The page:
by Tammy Lynch
In advance of Friday’s annual EU-Ukraine summit, the EU Observer carried an interesting quote: A “senior diplomat from one former Communist EU country” suggested that a victory by Prime Minister Yulia Tymoshenko in the upcoming 17 January presidential election seemed likely. And despite accusations in the article that she is “cultivating an authoritarian style,” this victory would be welcome. “Under Tymoshenko, Ukraine will be more Kuchma-like,” he said. “But she is a rational person. Ukraine will be more stable and more predictable if she is in charge.”
The comment is not dissimilar to those made by many Europeans about Russia President Vladimir Putin. Authoritarian leaders are, after all, easier to work with – if they’re on your side, that is, and if you don’t worry about that pesky thing called freedom.
Of course, the comment presumes Tymoshenko harbors authoritarian tendencies. This is debatable but understandable given her governing style. Regardless, both the comment and tone of the article suggest that Europe has decided that Tymoshenko will win the election.
A mid-November poll would suggest this is far from a foregone conclusion.
The poll by the Research & Branding Group gave opposition leader Viktor Yanukovych a large lead over Tymoshenko – 32.4% to 16.3%, respectively. This is a two percent shift toward Yanukovych since the organization’s October poll, which found 30.2% support for Yanukovych and 18.5% for Tymoshenko. The reputation of polling firms in general in Ukraine is not good. However, numerous additional surveys and polls have shown Yanukovych with a comfortable lead.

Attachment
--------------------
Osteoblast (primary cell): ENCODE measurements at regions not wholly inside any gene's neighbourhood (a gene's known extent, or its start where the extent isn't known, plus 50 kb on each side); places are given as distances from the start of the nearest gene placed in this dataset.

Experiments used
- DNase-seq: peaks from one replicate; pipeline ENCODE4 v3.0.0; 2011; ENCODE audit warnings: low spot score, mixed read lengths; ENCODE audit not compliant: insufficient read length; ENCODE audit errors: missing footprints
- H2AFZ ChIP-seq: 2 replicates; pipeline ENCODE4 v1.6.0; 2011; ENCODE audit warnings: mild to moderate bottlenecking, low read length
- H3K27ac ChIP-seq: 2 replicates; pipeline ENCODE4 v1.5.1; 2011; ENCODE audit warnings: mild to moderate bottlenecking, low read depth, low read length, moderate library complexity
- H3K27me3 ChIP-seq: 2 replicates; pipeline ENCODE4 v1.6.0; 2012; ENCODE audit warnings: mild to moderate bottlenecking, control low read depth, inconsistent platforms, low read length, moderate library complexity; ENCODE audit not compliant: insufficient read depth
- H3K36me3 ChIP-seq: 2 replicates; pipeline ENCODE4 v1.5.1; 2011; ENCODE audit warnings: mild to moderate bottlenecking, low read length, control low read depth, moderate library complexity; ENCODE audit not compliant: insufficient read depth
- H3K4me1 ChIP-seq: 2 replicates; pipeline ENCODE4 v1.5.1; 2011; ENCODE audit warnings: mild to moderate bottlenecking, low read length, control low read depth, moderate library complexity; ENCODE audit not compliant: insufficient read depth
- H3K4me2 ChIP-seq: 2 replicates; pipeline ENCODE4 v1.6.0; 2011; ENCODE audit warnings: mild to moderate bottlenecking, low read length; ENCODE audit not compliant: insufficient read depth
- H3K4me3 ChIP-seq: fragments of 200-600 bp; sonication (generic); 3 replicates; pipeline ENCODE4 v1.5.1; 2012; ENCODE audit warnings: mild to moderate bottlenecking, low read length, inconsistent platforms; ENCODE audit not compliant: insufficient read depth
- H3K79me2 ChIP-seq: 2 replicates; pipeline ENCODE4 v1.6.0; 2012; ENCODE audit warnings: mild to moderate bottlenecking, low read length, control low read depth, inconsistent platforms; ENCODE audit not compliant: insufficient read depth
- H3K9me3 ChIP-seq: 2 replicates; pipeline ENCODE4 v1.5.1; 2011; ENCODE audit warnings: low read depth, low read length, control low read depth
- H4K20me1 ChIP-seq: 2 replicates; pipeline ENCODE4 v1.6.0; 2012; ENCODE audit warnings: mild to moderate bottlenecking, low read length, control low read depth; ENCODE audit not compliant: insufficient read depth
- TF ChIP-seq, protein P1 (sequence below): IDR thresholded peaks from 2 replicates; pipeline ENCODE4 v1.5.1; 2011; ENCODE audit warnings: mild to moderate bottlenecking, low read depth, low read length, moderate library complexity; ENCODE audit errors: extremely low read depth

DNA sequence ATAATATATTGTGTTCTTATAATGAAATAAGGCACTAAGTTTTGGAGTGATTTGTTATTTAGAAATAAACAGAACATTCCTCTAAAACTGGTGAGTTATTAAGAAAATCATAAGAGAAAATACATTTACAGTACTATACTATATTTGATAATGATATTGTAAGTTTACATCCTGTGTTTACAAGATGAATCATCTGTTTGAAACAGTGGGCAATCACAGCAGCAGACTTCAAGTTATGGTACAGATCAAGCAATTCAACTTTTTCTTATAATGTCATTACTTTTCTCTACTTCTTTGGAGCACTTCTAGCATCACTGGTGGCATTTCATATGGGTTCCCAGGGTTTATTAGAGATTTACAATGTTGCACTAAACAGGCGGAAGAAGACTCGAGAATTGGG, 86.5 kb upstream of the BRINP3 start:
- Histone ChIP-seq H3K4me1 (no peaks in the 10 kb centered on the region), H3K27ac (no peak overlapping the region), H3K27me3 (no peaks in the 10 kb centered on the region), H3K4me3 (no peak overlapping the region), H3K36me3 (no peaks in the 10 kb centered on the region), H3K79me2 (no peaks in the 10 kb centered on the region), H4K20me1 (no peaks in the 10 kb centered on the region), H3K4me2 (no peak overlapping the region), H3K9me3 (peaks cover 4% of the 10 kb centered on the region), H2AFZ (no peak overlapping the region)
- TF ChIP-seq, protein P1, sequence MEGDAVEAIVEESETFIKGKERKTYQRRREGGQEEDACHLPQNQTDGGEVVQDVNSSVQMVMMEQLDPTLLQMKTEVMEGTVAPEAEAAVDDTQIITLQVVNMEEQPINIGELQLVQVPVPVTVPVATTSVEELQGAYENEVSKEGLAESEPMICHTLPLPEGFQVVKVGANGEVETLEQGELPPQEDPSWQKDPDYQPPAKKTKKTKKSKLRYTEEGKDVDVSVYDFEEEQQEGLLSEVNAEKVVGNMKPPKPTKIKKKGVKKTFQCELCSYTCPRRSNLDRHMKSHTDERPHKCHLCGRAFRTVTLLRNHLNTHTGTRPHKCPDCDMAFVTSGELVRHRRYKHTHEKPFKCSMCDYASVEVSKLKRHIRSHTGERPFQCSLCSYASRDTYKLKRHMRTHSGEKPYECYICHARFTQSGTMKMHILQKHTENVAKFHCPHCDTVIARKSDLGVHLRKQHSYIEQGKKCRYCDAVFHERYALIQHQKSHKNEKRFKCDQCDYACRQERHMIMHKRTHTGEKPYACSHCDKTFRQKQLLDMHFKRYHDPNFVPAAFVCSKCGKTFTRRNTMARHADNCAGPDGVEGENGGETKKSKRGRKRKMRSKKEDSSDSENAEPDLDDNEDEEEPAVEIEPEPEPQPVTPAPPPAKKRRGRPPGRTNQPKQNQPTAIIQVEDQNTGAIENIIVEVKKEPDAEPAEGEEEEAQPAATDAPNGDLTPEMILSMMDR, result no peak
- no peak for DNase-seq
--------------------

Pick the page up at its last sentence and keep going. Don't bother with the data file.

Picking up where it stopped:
This is not to suggest that the lead in insurmountable. Tymoshenko is known as the country’s best campaigner, and Yanukovych’s support outside his home base in eastern Ukraine is weak. As Ivan Lozowy wrote in his Ukraine Insider, “Ukrainian voters have few illusions about Yanukovych – who, according to credible information, deals in hundreds of millions of dollars in slush funds – as someone who cares about ordinary voters.” Lozowy also suggests that Tymoshenko has “used government largesse to buy votes,” and notes that the Prime Minister’s opponents are “in a quandary about what to do about her.”
It should be noted that the Prime Minister’s political and campaign skills routinely cause this type of reaction in her opponents – she often enters elections well behind (whether in opposition or in power) and somehow manages to either win or significantly exceed expectations.
Ironically, using the authoritarian yardstick, Europe should be even more welcoming to Yanukovych. The former prime minister has been accused of being complicit in clamp-downs on journalists and human rights activists and he allegedly either took part in or was aware of the rigging of Ukraine’s 2004 presidential election in his favor. Yanukovych, however, appears less predictable than the current PM.
This may be why Yanukovych’s 2004 benefactor, Russia, appears to have decided to turn away from him and also back Tymoshenko. Following recent negotiations over the Russia-Ukraine gas agreement, Putin called his counterpart “a tough negotiator.” But, he said, “We’ve always been able to agree, despite all difficulties, and we have managed to keep all of our commitments.” In other words, their relations are predictable.
The electorate actually is far from predictable, however. Despite Tymoshenko’s past come-from-behind success, nothing is assured. Both the EU and Russia might end up dealing with an unexpected result.